Illustration by Cosme Studio
This was the decade that the full-length skate video was supposed to die. We began the 2010s with everyone insisting that Stay Gold would be the last full-length skate video. Then, Pretty Sweet was supposed to be the last full-length video. Some people thought that Static IV would be it — the end, no more full-lengths after that. But I feel like I heard someone say Josh was working on something new a couple months back? Idk.
The experience might’ve changed. We’re not huddling around a skate house’s TV covered in stickers to watch a DVD bought from a shop anymore (if this past weekend is any indication, it’s more like AirPlaying a leaked .mp4 file via a link obtained from a guy who knows a guy), but the experience of viewing a fully realized skate video with your friends for the first, second or twentieth time is still sacred.
Just as we asked for your votes for the five best video parts, we did the same for the five best full-lengths: if you could choose the five videos that defined the 2010s, what would they be? The results were a bit more surprising than the parts tally in some ways, given that it felt like independent, regional and newer, small brand videos dominated the decade, yet Big Shoe Brands™ and Girl + Chocolate still made their way into the list. The top-heaviness of some companies or collectives was less of a surprise, in that certain creators loomed large over the 2010s.
Like the installment before it, this list is sans comment for 20-11, and then via favors from writer friends for the top ten: here are the twenty best skate videos of the past ten years.
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Photo by Zach Malfa-Kowalski.
Cyrus is on Polar, Ben K is on 3D, and Steve Nash retired.
Found this podcast piece about “defensive architecture” with Ocean Howell really interesting (he’s an architecture professor now.) His points about developers positioning skateparks in rundown areas so they give way to gentrification seem to make sense. (Check where on the map the new Jersey City skatepark will be.) We might even be under homeless people on the persona non grata list though e.g. we been kicked out of FedEx while a homeless guy was firing up a crack pipe worry-free fifteen feet away from the security guard before…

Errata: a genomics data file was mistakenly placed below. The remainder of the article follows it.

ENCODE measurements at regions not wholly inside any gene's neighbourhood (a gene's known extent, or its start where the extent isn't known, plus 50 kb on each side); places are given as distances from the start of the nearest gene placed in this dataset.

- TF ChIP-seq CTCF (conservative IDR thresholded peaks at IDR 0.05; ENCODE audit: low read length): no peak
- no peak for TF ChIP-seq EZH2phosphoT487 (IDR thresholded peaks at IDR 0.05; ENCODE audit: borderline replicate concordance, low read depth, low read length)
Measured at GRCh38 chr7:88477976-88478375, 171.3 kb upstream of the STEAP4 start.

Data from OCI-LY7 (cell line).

An interview with Chad Bowers, former Alien Workshop team manager and principal figurehead behind Mother Collective about working for and starting a skateboarding company in…Ohio. “They forgot about the fourth coast.”
Nieratko interviewed Bill Strobeck on the occasion of cherry’s one-year anniversary.
#MPC: 1) HD video blog #9 from Johnny Wilson. 2) Max Palmer, Andrew Wilson, John Choi from Dime, et al. with one of the better clips from the now defunct Coda warehouse. 3) Some Paych second angles via Paul Young.
New Hi-8 clip (oxymoron?) with all the Bronze dudes.
Slam has a quick photo feature with the bro Rob Mathieson from his time in New York.
Hey, these guys like Virtual Reality Bump as much as we do!
There are some hot moves in this Evan Dittig part for Underground Skate Shop.
SMLTalk looks back the the first-ever skate re-edit contest. What up Jeremy.
Dunno what the deal with this blurry and dark Leo Gutman re-edit is (art?), but it was a good reminder to revisit The Brodies part that earned him Q.S.S.O.T.Y honors in 2013.
Even though he is quite obviously the entire QS office’s favorite skateboarder, it should be noted that Lucas’ slappy back smith IG vid was not the first known documentation of said maneuver on social media. This guy did it for the Vine back in January.
QS Sports Desk Play of the Week: Nice to see J.R. Smith excelling in a city with minimal nightlife. Imagine him on the Thunder? He might become MVP.
Quote of the Week: “Tribeca is like the Equinox of skateparks.” — Connor Champion